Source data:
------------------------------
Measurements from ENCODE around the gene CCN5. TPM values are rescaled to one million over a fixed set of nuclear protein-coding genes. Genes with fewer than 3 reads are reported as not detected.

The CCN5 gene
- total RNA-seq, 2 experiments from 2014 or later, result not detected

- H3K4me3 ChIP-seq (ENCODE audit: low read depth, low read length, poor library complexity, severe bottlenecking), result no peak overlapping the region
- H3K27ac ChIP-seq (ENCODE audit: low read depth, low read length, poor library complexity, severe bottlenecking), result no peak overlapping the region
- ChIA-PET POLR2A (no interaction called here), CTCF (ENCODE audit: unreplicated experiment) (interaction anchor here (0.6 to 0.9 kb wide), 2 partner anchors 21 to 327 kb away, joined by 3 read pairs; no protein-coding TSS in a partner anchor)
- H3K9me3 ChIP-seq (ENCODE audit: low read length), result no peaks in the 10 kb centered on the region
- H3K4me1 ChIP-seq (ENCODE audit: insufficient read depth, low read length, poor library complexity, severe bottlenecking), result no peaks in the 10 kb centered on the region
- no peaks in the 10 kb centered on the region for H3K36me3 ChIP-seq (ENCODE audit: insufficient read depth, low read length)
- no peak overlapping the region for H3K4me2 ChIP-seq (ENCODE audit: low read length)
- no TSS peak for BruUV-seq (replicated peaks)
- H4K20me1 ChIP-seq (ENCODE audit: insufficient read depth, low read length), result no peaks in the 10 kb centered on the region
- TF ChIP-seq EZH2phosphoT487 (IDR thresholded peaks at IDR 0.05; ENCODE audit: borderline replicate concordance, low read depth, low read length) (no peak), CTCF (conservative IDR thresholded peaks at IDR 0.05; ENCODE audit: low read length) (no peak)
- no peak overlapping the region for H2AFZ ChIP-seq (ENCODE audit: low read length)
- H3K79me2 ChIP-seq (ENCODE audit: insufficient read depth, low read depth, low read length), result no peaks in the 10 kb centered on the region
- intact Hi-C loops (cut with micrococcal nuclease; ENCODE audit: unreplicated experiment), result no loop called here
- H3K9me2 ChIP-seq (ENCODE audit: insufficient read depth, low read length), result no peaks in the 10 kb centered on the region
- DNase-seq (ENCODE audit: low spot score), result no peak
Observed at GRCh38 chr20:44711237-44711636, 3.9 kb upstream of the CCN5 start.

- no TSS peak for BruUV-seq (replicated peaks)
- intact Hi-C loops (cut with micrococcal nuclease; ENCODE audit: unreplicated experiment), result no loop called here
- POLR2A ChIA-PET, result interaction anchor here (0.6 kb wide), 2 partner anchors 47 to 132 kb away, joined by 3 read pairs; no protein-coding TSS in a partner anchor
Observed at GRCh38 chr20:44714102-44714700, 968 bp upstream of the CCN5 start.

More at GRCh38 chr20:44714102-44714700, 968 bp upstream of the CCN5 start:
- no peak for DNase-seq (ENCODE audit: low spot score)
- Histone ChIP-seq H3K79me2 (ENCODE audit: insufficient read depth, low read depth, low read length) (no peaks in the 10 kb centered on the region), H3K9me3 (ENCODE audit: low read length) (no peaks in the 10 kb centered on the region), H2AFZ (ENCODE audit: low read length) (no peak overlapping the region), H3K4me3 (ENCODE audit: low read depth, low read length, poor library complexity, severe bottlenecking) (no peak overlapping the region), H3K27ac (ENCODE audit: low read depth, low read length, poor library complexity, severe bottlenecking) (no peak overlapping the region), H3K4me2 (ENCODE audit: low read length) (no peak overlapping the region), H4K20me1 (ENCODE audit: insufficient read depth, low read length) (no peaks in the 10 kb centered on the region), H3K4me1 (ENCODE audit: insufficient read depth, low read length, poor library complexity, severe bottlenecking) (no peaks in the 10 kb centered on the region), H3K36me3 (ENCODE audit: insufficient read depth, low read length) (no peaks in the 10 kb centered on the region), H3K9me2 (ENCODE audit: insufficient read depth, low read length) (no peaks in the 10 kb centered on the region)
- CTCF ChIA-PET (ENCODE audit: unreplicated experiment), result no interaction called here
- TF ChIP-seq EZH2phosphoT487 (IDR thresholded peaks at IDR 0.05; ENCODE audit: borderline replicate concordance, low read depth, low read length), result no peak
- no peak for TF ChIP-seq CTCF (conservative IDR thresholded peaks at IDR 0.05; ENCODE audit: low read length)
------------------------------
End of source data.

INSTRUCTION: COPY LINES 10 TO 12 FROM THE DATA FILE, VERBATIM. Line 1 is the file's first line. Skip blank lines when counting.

- no peak overlapping the region for H3K4me2 ChIP-seq (ENCODE audit: low read length)
- no TSS peak for BruUV-seq (replicated peaks)
- H4K20me1 ChIP-seq (ENCODE audit: insufficient read depth, low read length), result no peaks in the 10 kb centered on the region